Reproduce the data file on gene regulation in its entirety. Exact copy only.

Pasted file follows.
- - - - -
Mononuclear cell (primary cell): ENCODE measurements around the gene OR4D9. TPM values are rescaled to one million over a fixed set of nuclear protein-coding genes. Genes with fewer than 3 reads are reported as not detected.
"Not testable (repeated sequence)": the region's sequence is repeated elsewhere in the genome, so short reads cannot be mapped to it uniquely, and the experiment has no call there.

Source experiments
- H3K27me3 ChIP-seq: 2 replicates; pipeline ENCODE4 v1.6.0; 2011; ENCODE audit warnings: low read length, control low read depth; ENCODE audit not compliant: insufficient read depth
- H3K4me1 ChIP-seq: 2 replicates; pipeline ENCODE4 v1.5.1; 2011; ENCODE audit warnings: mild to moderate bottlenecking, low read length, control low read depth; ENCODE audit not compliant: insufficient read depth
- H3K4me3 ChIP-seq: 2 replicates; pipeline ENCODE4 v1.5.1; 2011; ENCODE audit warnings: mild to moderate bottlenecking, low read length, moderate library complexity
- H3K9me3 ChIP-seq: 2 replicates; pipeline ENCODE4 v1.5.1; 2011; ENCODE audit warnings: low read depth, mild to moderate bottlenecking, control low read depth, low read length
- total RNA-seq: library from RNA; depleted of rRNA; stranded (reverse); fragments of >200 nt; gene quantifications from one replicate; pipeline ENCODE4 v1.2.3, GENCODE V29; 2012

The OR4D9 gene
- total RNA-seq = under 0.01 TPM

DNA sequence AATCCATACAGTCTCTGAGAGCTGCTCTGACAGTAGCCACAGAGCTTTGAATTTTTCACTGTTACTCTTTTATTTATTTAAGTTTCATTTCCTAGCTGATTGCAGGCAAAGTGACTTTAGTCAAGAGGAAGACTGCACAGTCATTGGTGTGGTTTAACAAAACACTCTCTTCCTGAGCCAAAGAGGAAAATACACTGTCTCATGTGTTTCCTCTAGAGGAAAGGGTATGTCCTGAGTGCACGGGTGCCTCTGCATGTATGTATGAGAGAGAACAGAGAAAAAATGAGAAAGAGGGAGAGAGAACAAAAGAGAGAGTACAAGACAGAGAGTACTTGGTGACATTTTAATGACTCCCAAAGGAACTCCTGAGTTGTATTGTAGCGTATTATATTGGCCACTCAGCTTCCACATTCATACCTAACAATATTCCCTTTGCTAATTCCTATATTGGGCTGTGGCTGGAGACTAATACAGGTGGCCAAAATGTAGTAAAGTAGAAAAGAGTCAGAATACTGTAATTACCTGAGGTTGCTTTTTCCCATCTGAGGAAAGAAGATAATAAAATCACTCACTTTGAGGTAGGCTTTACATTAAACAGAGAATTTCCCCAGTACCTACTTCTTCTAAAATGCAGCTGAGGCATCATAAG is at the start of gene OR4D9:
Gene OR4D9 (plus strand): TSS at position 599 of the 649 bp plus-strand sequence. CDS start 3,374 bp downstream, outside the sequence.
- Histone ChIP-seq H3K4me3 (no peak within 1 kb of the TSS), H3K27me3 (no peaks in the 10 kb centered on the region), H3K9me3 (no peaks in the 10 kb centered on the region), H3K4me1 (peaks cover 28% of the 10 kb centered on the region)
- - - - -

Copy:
Mononuclear cell (primary cell): ENCODE measurements around the gene OR4D9. TPM values are rescaled to one million over a fixed set of nuclear protein-coding genes. Genes with fewer than 3 reads are reported as not detected.
"Not testable (repeated sequence)": the region's sequence is repeated elsewhere in the genome, so short reads cannot be mapped to it uniquely, and the experiment has no call there.

Source experiments
- H3K27me3 ChIP-seq: 2 replicates; pipeline ENCODE4 v1.6.0; 2011; ENCODE audit warnings: low read length, control low read depth; ENCODE audit not compliant: insufficient read depth
- H3K4me1 ChIP-seq: 2 replicates; pipeline ENCODE4 v1.5.1; 2011; ENCODE audit warnings: mild to moderate bottlenecking, low read length, control low read depth; ENCODE audit not compliant: insufficient read depth
- H3K4me3 ChIP-seq: 2 replicates; pipeline ENCODE4 v1.5.1; 2011; ENCODE audit warnings: mild to moderate bottlenecking, low read length, moderate library complexity
- H3K9me3 ChIP-seq: 2 replicates; pipeline ENCODE4 v1.5.1; 2011; ENCODE audit warnings: low read depth, mild to moderate bottlenecking, control low read depth, low read length
- total RNA-seq: library from RNA; depleted of rRNA; stranded (reverse); fragments of >200 nt; gene quantifications from one replicate; pipeline ENCODE4 v1.2.3, GENCODE V29; 2012

The OR4D9 gene
- total RNA-seq = under 0.01 TPM

DNA sequence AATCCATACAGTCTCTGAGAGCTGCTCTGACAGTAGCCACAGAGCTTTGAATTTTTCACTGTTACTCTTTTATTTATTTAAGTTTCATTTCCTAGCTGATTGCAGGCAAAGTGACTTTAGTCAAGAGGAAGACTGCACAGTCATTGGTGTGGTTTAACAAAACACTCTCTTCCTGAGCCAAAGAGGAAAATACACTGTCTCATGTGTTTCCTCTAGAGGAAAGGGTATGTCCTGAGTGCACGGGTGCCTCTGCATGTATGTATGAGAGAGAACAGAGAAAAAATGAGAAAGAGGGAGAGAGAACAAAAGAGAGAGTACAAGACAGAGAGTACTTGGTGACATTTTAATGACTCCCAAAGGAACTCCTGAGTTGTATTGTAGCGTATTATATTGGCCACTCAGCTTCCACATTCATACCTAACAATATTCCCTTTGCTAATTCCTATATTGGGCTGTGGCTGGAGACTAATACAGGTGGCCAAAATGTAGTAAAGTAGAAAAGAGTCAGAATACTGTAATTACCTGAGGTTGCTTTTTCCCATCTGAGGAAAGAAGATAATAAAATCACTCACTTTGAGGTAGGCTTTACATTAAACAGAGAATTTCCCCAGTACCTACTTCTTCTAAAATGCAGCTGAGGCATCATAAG is at the start of gene OR4D9:
Gene OR4D9 (plus strand): TSS at position 599 of the 649 bp plus-strand sequence. CDS start 3,374 bp downstream, outside the sequence.
- Histone ChIP-seq H3K4me3 (no peak within 1 kb of the TSS), H3K27me3 (no peaks in the 10 kb centered on the region), H3K9me3 (no peaks in the 10 kb centered on the region), H3K4me1 (peaks cover 28% of the 10 kb centered on the region)